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Fellers and my chicken liver risotto

Pheasants hanging outside Fellers

Pheasants hanging outside Fellers

Universal Business Directory of 1794 has this description of the Covered Market of Oxford:

The old shambles in Butcher Row [Queen Street] are likewise taken away, and a new general market, upon an extensive scale, is erected between the High-street and Jesus College Lane; which market is universally allowed to exceed every thing of the kind in this kingdom. At the south entrance from the High-street it contains forty commodious shops for butchers. North of these are eight others equally commodious, occupied by gardeners, &c. between which are two spacious colonnades for poultry, eggs, bacon, cheese, &c. &c. divided into forty stalls; and beyond these, extending quite to Jesus College Lane, is a large area for country gardeners, fruit, and divers other commodities.

I love the Covered Market. I walk there in 10 minutes, buy a paper at discount price, pick up a pound (they still understand the weight) of shallots, a shaggy head of purple and green oakleaf lettuce, some wonderful French cheese (when I am not dieting) from Jessica the self-styled Queen of Cheeses and a bag of chicken carcasses for soup from Fellers. I will only buy my chicken, game, liver or chops (when I’m not a vegetarian, which happens occasionally in cold winters) from Feller and Daughter, Organic Butchers.

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Mitzi Feller next to a Haggis poster (Burns Night is coming soon)

This morning Mitzi (Michelle) Feller finally gave me half an hour in her cubbyhole above the shop (I had tried to speak to her on at least three separate occasions but she was tearing out her hair over a messed up order each time). She hated it when her mother insisted on “Daughter” being added to the sign. “I should have been born a man,” she sighs. “I can get through twice as much work as any man.” She’s an Old Girl of  Headington Girls (posh!) but has been working since she was a teenager. Her father came from a Council estate in London and  started his profession there. Mr and Mrs Feller have been ardent collectors of tapestry for many years and made a generous benefice to the Ashmolean Museum, which held a major exhibition recently.

The two books about the Feller collection

The two books about the Feller collection

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What did she like best about her work?

“Talking to customers” and persuading them they should try unusual or different meats.”

And if you trust your butcher you’ll try venison and ox cheek, which Mitzi says is superb cooked slowly for 3-4 hours.

Nigel Slater’s Recipe for Ox Cheek

Beef cheeks with prunes and anise

As the cheeks cook, they may become very dark in colour. Don’t worry, just turn them over in the sauce and leave to cook until tender. I like to serve these with fat, floury boiled potatoes. You will need a spoon for the “gravy”.

Serves 3
olive oil 2 tbsp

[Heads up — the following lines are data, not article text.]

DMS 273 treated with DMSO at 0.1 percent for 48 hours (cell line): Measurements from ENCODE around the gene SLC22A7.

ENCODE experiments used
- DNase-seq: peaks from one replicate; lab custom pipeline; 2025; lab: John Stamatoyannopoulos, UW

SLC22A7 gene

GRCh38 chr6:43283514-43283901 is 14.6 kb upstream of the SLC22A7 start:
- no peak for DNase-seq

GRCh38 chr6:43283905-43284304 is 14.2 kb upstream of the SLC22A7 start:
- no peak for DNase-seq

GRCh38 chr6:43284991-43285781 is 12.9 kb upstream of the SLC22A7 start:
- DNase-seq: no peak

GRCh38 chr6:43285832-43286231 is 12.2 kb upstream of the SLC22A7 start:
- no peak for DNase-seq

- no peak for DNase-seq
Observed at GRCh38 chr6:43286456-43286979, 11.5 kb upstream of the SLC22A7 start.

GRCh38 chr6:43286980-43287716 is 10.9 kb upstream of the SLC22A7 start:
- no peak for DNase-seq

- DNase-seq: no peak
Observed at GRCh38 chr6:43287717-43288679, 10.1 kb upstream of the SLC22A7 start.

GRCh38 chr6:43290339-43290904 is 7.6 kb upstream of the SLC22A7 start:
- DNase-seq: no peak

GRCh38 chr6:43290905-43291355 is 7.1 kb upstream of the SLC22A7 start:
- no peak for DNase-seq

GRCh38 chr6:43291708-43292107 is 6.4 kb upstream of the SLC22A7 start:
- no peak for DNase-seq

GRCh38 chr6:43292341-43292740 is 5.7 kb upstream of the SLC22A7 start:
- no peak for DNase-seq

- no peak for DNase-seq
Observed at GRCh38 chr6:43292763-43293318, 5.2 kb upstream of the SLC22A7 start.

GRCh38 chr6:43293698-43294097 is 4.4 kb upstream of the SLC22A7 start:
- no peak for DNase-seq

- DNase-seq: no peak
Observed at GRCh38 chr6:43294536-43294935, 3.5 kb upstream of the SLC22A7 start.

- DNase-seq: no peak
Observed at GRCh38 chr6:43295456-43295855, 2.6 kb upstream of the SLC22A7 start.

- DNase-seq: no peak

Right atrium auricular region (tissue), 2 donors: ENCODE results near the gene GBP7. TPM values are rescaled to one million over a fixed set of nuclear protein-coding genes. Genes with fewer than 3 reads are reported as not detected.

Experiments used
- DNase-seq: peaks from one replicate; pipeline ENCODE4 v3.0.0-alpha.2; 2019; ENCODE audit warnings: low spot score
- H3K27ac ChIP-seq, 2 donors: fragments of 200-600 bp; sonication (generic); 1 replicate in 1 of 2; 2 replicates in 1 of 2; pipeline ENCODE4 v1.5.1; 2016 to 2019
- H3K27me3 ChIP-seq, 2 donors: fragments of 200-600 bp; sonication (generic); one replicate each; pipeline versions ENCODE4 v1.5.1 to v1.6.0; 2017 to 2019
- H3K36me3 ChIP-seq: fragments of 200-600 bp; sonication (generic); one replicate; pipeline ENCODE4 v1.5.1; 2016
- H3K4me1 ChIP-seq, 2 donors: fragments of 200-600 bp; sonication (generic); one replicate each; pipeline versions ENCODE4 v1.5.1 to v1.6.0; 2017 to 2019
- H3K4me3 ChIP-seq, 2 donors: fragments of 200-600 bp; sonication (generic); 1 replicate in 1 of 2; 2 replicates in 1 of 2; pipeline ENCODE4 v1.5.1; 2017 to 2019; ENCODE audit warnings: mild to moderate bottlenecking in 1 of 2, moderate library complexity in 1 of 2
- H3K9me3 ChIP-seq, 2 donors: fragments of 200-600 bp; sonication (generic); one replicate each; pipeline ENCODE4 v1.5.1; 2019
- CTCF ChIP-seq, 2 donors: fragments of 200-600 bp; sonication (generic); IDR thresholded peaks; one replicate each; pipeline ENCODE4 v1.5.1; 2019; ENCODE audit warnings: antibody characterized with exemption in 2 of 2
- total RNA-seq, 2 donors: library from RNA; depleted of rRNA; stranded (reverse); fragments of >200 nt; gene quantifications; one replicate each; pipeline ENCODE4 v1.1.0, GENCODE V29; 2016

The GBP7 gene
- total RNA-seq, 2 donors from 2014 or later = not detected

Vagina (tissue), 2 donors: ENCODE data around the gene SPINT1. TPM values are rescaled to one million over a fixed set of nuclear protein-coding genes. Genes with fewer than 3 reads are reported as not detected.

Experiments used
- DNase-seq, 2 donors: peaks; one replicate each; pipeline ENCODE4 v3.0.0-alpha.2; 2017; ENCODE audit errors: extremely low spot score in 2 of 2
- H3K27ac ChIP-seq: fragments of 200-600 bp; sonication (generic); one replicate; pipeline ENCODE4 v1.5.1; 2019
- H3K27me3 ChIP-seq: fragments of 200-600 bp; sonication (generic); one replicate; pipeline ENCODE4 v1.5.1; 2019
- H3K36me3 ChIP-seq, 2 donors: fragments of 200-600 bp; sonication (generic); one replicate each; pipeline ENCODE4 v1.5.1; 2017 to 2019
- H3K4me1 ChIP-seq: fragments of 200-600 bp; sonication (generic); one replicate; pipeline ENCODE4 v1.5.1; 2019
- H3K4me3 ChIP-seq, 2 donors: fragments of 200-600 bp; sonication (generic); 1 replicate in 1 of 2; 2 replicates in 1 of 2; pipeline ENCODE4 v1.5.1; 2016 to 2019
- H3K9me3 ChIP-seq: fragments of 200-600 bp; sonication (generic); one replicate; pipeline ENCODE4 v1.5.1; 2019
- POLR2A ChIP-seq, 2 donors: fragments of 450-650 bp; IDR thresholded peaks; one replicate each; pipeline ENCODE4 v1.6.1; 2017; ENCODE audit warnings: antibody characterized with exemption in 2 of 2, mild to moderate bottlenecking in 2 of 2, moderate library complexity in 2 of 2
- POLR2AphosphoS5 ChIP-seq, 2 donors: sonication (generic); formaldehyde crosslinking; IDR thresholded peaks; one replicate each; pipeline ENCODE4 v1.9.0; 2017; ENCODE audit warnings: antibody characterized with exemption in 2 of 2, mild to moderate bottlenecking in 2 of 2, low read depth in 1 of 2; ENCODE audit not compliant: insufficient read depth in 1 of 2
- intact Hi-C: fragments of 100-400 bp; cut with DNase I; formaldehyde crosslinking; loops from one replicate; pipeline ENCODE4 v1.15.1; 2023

beef cheeks 2, large (about 900g total weight)
banana shallots 6 medium
carrots 250g, young and small
sake 400ml
beef stock 500ml
prunes 150g
star anise 4
coriander leaves a large handful

Brown the cheeks in the oil over a moderate heat, letting them colour on both sides. Lift the cheeks out of the pan and set aside. Peel the shallots and cut each in half from root to tip. Add the shallots to the pan and let them colour lightly on both sides.

Heat the oven to 160C/gas mark 3.

Scrub the carrots, add them to the shallots, then pour in the sake and stock. Tuck in the prunes and the star anise. Season with salt and pepper, then cover with a lid and slide into the oven. Bake, turning over from time to time, for three hours until tender.

Add the coriander leaves and serve with lightly steamed greens, such as bok choi or spring cabbage.

Ian is a fantastic "jointer" and cutter. He also whistles melodiously and has worked at Fellers for over 30 years

Ian is a fantastic “jointer” and cutter. He also whistles melodiously and has worked at Fellers for over 30 years

When I see a tray of organic chicken livers I grab them and use them either in risotto or my more-ish pate.

Chicken Liver Risotto a la Nanu

A cereal bowl of livers (more or less), de-membraned and soaked in milk

Shallots, garlic, Sherry or Muscadet, fresh/dried herbs (oregano, marjoram),  couple of handfuls of arborio rice, about a pint of good chicken stock- fresh home-made is best.

Use a large heavy frying pan or wok-type utensil. Start by sauteeing the chopped shallots and garlic in a good knob of butter until translucent. Ad the drained chicken livers cut in smallish but not tiny pieces turning them this way and that until they are still pink inside but more or less edible. Lift out of pan and set to one side.

To the remaining shallots and garlic throw in the handfuls of rice. Stir over a medium flame for 2 minutes and then add the alcohol (don’t drown the rice, just enough to moisten it generously). Leave to rest for 5 minutes at least (this tip came from Richard Little, who knows his Italian food). Turn on the heat again and moisten the rice with a little stock, stirring all the time. Continue until all the liquid is used up and the rice tender but a tiny bit al dente. Season!

Stir in the delicious morsels of chicken liver and dish up. Ambrosial!

NeverFail Chicken Liver Paté

  • Lots of chopped onions or shallots and cloves of fat juicy garlic
  • Chicken livers, demembraned and soaked in milk (drain after 20 minutes)
  • Sauté onions and garlic in a good pat of butter.
  • Add the livers, cook until done but pink inside (5-7 minutes), add a few herbs and juniper berries. Season.
  • Add a generous  slug of any sort of alcohol until it bubbles and the gravy thickens
  • Whizz in blender and eat with rye toast

 

 

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